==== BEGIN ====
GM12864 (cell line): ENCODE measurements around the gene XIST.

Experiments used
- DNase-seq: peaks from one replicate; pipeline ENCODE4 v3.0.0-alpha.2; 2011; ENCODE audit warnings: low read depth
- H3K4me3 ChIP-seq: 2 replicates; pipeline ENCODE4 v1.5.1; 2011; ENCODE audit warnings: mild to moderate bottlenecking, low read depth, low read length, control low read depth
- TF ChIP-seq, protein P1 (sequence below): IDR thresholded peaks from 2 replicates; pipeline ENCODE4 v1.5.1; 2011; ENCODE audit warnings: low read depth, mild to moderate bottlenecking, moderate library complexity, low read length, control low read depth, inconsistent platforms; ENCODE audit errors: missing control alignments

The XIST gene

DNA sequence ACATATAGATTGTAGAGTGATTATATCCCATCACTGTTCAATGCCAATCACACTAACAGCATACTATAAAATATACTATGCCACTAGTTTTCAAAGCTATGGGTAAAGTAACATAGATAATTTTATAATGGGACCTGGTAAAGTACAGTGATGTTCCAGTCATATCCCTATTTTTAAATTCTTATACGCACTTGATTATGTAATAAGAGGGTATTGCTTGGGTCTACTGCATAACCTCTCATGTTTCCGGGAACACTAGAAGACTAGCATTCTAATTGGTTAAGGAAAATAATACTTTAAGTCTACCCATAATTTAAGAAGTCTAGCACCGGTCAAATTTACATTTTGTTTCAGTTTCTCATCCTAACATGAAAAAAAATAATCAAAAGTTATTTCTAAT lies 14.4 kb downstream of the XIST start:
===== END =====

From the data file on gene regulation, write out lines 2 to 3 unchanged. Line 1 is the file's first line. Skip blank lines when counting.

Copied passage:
Experiments used
- DNase-seq: peaks from one replicate; pipeline ENCODE4 v3.0.0-alpha.2; 2011; ENCODE audit warnings: low read depth